Monday, June 16, 2014

As it happens-- Stella Hamilton Finds Pale Male's Fledglings Near the Great Arch in Central Park

 Photo by Stella Hamilton

 Stella has done it again.  She's tracked down Pale Male and Octavia's fledglings over near the Great Arch.

5:53PM  Fledgling attempts to catch a squirrel in a tree.

One of the first lessons Central Park Fledglings learn is that they can't catch a squirrel in a tree.  I've never even seen an experienced Red-tail working solo nab a squirrel in a tree.  The squirrel just scuttles to the other side of the trunk or if on a branch he zips under the branch when the hawk attempts to grab him.  Youngsters have to learn that a squirrel has to be on the ground to get caught.  

Experienced hawks use stealth.  They sit and wait for a squirrel to go to ground and that's when they swoop in.

 Photo by Stella Hamilton
6:08PM Two of the Fledglings look for scraps.

While waiting for dad to "bring the bacon" most often these days a squirrel or a rat, the youngsters look for scraps and or mimic the killing of mock prey. The "play" of all young predators develops their hunting skills.  Young Red-tails leap onto sticks or good sized rocks, grasp them in their talons, then jump up and down with them which is really quite hilarious, and then "kill" the stick or rock. 

6:16PM  Up in a tree, the third eyass looks to the sky for a delivery.  Dad where are you?

Currently Pale Male will be making regular deliveries of prey to the youngstersAs time goes on the intervals between meals will lengthen as the hawk parents help their progeny to develop hunting skills by bringing on an edge of hunger between food drops.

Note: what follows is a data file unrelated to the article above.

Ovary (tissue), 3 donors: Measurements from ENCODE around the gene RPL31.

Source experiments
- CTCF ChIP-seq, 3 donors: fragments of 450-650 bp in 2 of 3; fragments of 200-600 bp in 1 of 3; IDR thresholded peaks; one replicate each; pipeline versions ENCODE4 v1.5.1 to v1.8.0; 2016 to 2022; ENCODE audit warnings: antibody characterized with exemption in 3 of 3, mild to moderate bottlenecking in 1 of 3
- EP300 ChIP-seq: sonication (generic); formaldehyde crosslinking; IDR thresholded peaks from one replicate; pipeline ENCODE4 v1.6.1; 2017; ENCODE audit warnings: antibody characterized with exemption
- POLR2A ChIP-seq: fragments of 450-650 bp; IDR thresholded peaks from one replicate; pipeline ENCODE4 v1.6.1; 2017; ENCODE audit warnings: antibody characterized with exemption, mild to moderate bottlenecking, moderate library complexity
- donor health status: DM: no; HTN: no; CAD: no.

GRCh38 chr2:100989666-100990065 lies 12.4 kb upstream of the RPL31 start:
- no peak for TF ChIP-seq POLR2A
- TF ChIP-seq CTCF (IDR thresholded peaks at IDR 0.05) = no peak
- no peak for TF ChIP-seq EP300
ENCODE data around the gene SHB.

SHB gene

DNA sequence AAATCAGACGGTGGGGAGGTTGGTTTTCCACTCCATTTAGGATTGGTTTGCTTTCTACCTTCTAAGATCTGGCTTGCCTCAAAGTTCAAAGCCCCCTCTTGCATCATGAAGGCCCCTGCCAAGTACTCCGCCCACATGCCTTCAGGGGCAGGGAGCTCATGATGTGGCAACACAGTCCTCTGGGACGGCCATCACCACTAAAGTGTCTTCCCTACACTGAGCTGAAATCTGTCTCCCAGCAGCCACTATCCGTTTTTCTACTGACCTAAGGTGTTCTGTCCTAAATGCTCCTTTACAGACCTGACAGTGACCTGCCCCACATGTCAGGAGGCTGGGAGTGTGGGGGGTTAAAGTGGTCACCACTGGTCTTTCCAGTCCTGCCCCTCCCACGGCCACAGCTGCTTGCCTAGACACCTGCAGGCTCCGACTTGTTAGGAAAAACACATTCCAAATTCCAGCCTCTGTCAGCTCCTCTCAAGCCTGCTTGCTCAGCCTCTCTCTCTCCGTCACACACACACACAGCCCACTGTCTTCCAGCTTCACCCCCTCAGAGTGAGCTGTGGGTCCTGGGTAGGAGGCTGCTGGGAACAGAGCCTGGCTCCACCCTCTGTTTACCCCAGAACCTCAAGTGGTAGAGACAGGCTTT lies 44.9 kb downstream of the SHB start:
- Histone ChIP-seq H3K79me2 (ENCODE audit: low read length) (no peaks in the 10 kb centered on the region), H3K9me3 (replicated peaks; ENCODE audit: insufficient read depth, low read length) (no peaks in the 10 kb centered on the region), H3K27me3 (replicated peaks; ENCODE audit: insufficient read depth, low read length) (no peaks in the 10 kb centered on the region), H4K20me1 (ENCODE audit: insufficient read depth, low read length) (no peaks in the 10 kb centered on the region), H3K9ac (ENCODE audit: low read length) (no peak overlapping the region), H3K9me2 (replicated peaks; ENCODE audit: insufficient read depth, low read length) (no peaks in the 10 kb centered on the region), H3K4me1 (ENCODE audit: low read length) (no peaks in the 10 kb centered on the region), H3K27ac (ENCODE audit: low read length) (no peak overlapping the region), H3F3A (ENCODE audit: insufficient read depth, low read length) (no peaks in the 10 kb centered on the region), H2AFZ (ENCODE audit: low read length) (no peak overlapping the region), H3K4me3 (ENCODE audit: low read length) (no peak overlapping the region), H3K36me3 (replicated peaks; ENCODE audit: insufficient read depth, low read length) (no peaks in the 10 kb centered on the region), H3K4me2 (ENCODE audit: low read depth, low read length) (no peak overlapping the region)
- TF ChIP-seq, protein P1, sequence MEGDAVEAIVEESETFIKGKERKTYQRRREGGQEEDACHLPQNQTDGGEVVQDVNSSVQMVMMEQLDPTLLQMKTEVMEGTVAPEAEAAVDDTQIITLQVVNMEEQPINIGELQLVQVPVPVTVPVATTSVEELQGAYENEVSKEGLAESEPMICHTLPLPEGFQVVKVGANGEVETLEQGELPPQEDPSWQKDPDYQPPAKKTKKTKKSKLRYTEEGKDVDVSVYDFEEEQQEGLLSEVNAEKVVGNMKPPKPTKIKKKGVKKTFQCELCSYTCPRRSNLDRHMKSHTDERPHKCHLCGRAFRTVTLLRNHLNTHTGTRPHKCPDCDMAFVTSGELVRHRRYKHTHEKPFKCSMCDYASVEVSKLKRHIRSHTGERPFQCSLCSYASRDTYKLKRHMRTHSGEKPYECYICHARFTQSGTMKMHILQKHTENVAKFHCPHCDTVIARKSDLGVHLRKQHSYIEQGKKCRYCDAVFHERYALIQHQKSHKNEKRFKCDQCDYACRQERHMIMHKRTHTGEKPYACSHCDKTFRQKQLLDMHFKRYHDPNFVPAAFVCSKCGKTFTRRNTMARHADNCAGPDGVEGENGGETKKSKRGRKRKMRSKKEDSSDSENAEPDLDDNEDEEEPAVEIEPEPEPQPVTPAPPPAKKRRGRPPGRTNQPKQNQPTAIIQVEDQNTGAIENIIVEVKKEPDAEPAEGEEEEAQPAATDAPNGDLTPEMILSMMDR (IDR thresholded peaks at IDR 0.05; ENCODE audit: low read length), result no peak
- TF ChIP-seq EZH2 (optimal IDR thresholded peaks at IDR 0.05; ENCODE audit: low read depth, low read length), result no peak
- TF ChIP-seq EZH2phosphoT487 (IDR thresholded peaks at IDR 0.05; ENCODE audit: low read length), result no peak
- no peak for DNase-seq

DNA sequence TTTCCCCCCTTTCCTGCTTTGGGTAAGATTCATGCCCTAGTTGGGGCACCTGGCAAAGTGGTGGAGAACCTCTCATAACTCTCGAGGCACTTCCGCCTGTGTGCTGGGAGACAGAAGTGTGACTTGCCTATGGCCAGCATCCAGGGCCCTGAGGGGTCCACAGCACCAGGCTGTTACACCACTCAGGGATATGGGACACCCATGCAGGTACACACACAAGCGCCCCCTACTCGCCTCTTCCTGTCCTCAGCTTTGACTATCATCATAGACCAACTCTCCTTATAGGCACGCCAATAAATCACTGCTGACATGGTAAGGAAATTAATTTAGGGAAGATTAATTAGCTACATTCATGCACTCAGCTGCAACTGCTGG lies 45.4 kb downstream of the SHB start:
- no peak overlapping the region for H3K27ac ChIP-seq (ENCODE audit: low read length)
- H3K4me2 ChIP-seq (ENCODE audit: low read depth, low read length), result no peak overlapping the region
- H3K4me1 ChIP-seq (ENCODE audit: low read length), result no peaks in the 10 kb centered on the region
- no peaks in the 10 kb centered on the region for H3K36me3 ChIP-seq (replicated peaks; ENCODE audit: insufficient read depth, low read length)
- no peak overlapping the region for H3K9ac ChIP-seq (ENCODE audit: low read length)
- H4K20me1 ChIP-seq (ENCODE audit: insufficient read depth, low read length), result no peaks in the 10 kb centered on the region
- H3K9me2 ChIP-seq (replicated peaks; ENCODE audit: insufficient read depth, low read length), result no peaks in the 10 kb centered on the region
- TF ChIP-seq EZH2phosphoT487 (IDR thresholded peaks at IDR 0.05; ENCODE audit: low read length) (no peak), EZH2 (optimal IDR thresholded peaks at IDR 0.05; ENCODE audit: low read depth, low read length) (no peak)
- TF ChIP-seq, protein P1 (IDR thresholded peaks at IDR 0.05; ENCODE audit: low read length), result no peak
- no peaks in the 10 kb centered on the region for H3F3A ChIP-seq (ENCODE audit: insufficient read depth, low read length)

7:29PM Fledgling finds water in a depression of a branch and drinks it.

Obviously on the nest, eyasses receive all their water needs from the prey they eat. 

In fact when I first started watching Red-tails there was no information in the scientific literature as to whether or not Red-tailed Hawks drank water or even  bathed.

Central Park Hawkwatchers with their multiple and far more intimate observations of human habituated Red-tails as opposed to scientists who tended toward population counting and the like,   saw both these activities but as they weren't of name so were not believed in some circles.  Then Ann Shanahan, long time wildlife watcher and photographer in Central Park got photographs of both activities.  

Score a big one for the citizen scientist!

More as it happens.

Happy Hawking!
Donegal Browne


Anonymous said...

I love your phrase "they weren't of name." It is perfect. And they didn't have PhDs in ornithology.
Academics have gone way too above their station.


sally said...

YAY thanks for the report!
Any word on how the Cathedral Fledglings are doing and how Norman is coming along?